Artichoke paper – part two

The quest to make paper from what i find around me continues…


Now that the fibres have been cleaned and steeped, i gave them a bit of a jzijz, with the blender and we then pressed what water we could get out of them.


The frame was made from found fabric and wood, and fits perfectly in the sink


Then add the fibre…and after a few tries we get the fibre, mesh and paper pulp mixture correct and start to make paper.


Once the pulp is ready the making process begins!


After going through this lengthy process i reflected on the effort going into making paper and asked helena ‘why would anyone do this’, her reply ‘well i guess it’s preferable to chewing bark’, she has a point!


The rhythm of Guardia

Walking around Guardia at different times of day has given me a small insight into how the residents spend their time together.

Mornings are busy. From as early as 0600 people are going to work, doing chores, going to market and out and about. The day starts with the sound of the vegetable man calling out on his loud speaker that he is in town, bin collection trollies bump over the cobbled streets (EVERYTHING is collected on a complicated weekly rotation). I guess this early start is to do with the temperature of the day as it gets really hot in the afternoon. Ive been trying to get as much done as possible in the mornings as well as any trips outside Guardia before it gets too hot.

Around 1300 – 1330 shops close and the town changes dramatically. The streets are quiet, the crane stops moving, the builders stop shouting and the streets are only filled with sunshine.

Guardia’s people seem to have lunch and then a siesta, something i’d like to take home with me to Scotland! A bite to eat, lay down, read a book and have a snooze, a perfect way to break up the day. After siesta Guardia is beautiful, it is the best time to go out for taking photographs of the medieval town and also for getting some work done.

By 1600 it is no longer ‘bon jorno’ or ‘bon jour’, which they say in Guardia dialect, but ‘Bona sera’ and this is a great time for walking about seeing what people are up to and catching up on news of the town.

As you walk around you see the older men and women doing their hobbies, crochet for the women and botchie or petanque for the men, but equally bus stop or shop front ‘newsing’ is an art in itself.

People eat late in Guardia, often as late a 2200 if you’re out for a meal! As those who know me, they wont be surprised that i’ve yet to last until that late to have my dinner!

The town is quiet again by 2300 and the day starts again, only 6 hours to sunshine…

Painting with plants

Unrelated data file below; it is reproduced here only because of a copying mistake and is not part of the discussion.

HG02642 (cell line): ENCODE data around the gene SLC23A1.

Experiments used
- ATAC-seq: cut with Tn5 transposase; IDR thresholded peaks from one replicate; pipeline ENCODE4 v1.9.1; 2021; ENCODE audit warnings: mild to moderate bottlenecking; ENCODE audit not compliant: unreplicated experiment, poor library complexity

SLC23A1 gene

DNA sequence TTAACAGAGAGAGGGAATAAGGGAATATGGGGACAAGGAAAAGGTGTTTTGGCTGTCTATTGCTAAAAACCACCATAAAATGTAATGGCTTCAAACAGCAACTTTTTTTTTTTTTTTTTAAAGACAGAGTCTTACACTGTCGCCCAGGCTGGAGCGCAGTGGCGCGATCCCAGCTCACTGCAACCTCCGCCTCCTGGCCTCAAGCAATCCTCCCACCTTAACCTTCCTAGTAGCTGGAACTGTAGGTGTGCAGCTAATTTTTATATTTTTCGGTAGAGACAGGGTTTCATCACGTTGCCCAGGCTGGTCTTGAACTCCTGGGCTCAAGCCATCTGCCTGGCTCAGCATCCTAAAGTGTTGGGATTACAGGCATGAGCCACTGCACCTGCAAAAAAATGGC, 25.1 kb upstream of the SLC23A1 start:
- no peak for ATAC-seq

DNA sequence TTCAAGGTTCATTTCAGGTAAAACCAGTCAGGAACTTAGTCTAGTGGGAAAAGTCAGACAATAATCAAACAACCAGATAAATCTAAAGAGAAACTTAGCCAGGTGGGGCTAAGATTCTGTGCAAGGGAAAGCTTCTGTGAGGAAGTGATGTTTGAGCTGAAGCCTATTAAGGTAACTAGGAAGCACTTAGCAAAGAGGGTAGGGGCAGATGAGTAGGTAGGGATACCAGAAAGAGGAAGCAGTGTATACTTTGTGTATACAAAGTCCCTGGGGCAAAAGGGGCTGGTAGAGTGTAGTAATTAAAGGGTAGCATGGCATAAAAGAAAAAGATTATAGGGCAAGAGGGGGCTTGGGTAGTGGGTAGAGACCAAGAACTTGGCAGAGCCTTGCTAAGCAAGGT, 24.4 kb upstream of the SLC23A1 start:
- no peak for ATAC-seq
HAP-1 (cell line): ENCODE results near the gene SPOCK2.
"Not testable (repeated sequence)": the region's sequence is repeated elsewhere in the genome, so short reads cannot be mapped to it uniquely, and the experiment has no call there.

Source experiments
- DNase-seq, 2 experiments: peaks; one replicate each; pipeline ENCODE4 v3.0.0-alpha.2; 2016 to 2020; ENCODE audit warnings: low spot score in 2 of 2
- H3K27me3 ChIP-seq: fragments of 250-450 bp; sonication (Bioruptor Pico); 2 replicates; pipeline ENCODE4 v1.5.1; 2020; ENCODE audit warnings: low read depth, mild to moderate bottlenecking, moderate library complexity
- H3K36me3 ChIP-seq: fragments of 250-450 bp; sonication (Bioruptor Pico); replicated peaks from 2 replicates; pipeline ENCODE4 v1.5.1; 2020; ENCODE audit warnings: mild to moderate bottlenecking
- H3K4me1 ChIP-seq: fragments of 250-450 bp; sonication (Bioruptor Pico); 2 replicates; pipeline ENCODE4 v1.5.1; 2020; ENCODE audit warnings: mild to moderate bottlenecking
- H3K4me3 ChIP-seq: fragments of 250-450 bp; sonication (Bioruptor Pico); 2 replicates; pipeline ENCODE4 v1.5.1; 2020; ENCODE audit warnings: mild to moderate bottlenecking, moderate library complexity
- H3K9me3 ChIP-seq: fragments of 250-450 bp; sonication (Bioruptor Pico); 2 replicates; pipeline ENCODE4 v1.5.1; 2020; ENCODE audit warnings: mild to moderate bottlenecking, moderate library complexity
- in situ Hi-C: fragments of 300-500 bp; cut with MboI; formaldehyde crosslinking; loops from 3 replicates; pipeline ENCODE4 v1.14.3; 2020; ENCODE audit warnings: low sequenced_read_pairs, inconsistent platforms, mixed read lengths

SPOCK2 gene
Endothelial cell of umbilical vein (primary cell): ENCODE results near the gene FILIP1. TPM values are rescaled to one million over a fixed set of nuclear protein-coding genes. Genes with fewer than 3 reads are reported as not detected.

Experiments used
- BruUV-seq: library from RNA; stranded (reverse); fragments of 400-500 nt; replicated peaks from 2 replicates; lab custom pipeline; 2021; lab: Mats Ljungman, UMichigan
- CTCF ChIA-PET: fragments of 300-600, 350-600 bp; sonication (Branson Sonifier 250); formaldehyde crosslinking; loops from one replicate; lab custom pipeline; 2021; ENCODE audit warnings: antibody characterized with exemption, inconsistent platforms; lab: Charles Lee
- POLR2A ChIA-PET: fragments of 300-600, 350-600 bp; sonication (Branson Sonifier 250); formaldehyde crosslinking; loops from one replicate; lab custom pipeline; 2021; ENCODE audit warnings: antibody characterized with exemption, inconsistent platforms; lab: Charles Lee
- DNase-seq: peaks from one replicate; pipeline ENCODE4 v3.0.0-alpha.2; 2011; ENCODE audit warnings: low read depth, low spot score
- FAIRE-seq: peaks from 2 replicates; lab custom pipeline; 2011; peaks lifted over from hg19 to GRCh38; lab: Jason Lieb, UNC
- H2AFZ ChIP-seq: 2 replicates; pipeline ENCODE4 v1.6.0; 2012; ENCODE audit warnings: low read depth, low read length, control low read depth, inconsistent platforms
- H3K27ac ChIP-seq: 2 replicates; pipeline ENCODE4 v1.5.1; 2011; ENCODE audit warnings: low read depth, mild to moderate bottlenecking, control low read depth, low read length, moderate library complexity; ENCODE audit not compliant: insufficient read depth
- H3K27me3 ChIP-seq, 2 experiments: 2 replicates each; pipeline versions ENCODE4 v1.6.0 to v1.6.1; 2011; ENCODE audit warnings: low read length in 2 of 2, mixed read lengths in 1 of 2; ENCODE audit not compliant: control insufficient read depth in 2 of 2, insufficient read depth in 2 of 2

Over the past few days i have been finishing the dyeing and watercolour experiments. It seems to be going well. The colours are surprisingly rich in both watercolour and dyeing, although it’s usually the plants you least expect to give colour that give you the best.


The growing collection of experiments.


One of the richest colours, particularly good on silk.


Watercolour painting with plants….


The next stage is to work our how i’ll bring everything together and also prepare the stones, collected from my walks, into oil paint!

Artichoke paper – part one

During my second colourful and busy trip to the market in Telese, we purchased our weekly vegetables, found and haggled for some Guardia commune crochet doilies and a table cloth and made our obligatory trip to Lidl!

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This afternoon Helena and I decided to try out making paper with plants. About a week ago, an artichoke plant was cut down and has since been drying in the garden adjacent to the apartment I’m staying in.



A very statuesque plant indeed with the purple flowers at the front.


Preparing the plant,

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Making an artichoke ‘soup’, smells a little like curry….


Next stage involves leaving to cool and preparing the fibres for paper making. I think that will be a job for tomorrow as we’re off to ‘night of the witches’ in Guardia

The colours of Guardia

Brilliant morning walking with Vittorio, our amazing guide of all things natural, he’s been a fantastic help with locating different stone types, interesting soil colours, fresh figs and plums to pick and the most beautiful walks.


Beautiful flowes and plants to dye with from maria pia’s garden last night, she also makes the most fantastic organic bread, mmmmmm chocolate, nuts and orange, mmmmm!


Results from the beetroot wars…..alkali water here in Guardia, needed a little adjustment with some vinegar!


Next thing to look at……the stones collected from our walks with vittorio, i think there are fossils and iron in them, pretty to look at but a bit hard to grind down…..i found some copper oxide on an old drain and charcoal on the gorge walk today…..the iron oxide experimenting is coming on nicely for watercolours and i’ll be preparing the soils and rusted iron for some egg tempera over the next week…


This week i’ll be experimenting, connecting with the community and the Guardia area. Next week I’m looking forward to some collaboration, painting and more exploring with the artists already here and Kim Habers, from Holland, who arrived today, have a look at her work, it is amazing!